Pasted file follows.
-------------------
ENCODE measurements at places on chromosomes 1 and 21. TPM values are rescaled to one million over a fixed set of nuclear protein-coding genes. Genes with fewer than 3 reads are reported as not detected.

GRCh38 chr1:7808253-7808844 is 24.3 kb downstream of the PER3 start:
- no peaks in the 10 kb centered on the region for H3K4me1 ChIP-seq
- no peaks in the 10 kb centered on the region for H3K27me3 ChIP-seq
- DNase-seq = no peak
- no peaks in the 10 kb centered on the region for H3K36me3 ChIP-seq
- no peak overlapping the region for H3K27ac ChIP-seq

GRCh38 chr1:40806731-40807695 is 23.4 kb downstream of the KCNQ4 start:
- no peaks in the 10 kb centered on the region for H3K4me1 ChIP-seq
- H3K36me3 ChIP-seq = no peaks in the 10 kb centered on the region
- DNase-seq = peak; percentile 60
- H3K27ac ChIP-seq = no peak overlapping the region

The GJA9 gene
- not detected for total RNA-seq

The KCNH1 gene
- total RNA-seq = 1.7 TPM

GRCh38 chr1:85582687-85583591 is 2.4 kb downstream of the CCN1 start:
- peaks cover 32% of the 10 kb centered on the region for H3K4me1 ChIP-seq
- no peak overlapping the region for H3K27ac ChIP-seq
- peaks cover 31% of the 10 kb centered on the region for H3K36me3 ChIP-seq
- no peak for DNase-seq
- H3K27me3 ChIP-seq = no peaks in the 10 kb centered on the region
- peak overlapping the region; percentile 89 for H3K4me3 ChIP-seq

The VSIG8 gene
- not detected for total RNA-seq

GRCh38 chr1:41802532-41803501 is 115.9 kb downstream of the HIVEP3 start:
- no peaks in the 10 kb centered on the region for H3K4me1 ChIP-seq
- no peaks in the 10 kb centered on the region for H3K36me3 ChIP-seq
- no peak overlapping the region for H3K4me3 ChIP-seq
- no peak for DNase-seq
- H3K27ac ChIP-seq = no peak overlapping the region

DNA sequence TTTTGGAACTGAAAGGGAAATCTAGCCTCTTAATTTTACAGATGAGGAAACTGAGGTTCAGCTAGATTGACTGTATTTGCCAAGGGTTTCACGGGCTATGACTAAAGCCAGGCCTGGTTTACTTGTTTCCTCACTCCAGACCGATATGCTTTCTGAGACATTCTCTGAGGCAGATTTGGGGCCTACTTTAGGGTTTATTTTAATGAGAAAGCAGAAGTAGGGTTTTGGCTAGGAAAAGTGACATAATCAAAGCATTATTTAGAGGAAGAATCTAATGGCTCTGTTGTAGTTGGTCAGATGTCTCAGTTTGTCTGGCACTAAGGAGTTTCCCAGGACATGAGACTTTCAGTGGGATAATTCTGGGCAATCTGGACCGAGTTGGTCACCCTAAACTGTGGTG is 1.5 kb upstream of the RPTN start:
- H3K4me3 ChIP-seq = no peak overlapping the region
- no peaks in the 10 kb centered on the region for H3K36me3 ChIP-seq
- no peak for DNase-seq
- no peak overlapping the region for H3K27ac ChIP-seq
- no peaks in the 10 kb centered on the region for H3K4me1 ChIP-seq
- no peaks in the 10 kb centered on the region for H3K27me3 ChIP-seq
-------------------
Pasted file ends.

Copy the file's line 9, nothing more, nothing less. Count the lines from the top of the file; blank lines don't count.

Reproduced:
- no peaks in the 10 kb centered on the region for H3K4me1 ChIP-seq